A huge hog producer in northern Missouri has been given two more years to resolve its odor problem. The Attorney General has reached an agreement with Premium Standard Farms to conclude a case dating back to 1999.
A July 31st deadline passed with Premium Standard Farms failing to install the odor-control equipment required by a 2004 agreement. Attorney General Chris Koster believes PSF will comply this time, because penalties will be assessed if it fails to do so.
“Now, no company is going to eat those kinds of penalties when the other option is simply to apply the modern technology to the barn as required,” Koster tells the Missourinet.
The settlement requires PSF to install barn scrapers and other new technology approved by a special Management Advisory Team in 48 barns by the end of the year. By July 31st of next year, PSF would be required to have the technology installed in 136 barns; at least 230 barns would be equipped by the end of next year with the equipment installed in all 366 barns by July 31st of 2012.
A $2,000 penalty would be levied each day, per barn for the first 30 days of noncompliance. The penalty would increase to $4,000 for the next 30 days and ratchet up to $6,000 if PSF fails to reach compliance in 60 days or more.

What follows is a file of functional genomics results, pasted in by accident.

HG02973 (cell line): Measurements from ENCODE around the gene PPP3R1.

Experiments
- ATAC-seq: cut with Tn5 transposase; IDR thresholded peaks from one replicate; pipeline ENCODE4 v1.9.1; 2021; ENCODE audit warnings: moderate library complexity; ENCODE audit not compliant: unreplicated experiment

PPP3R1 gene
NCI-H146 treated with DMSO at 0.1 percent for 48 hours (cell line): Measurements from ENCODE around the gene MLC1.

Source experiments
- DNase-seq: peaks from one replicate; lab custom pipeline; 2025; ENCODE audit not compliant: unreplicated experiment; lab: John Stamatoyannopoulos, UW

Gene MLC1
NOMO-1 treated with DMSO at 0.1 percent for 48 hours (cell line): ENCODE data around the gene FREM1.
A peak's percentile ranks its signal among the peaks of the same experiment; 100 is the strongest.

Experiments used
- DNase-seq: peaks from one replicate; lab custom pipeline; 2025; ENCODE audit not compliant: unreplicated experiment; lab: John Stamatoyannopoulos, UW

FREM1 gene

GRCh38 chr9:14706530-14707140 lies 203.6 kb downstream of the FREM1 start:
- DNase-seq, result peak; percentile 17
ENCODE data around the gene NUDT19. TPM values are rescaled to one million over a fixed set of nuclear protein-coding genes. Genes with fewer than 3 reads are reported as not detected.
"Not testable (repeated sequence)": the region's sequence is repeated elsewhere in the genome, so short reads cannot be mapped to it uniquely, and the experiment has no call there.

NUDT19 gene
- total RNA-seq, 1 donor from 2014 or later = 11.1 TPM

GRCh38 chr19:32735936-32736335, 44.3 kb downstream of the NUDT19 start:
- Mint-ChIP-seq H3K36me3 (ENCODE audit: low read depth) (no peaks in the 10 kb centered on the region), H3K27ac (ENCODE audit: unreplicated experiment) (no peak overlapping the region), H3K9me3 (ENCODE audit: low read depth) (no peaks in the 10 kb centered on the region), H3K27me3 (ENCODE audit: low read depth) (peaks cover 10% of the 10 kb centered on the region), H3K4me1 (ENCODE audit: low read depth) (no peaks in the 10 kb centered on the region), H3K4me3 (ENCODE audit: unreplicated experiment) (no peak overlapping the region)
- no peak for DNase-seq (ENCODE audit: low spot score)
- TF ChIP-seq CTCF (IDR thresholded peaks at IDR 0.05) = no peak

Koster says this settlement will bring a case originally brought by then-Attorney General Jay Nixon in 1999 to resolution, improving the environment and saving jobs.
“Hallelujah; absolutely, very excited about that,” PSF Bill Homann reacted when contacted by the Missourinet.
Homann calls the time-line for compliance aggressive, but vows the company will install the $7.5 million in equipment on time. PSF says it has already spent $40 million on environmental improvements, such as lagoon covers and land-application issues. It states efforts to reduce barn odor proved to be the most challenging aspect of complying with the 1999 agreement, which was amended twice, once in 2002 and again in 2004.
The environmental compliance steps should finally resolve a dispute that put in jeopardy the 1,100 PSF jobs in Missouri.
“I think it’s just a great bit of news for our employees and for the economy here in north Missouri,” says Homann.
In addition to the environmental steps, PSF has agreed to donate $1 million to local school and road projects in five northern Missouri counties. PSF will pay $100,000 each to local school funds in Gentry, Daviess, Mercer, Sullivan and Putnam counties. Each of the counties will receive $90,000 for their road funds from PSF, except for Grundy County, which will receive $50,000. Koster says the payments will make up in part for PSF missing the original July 31st deadline.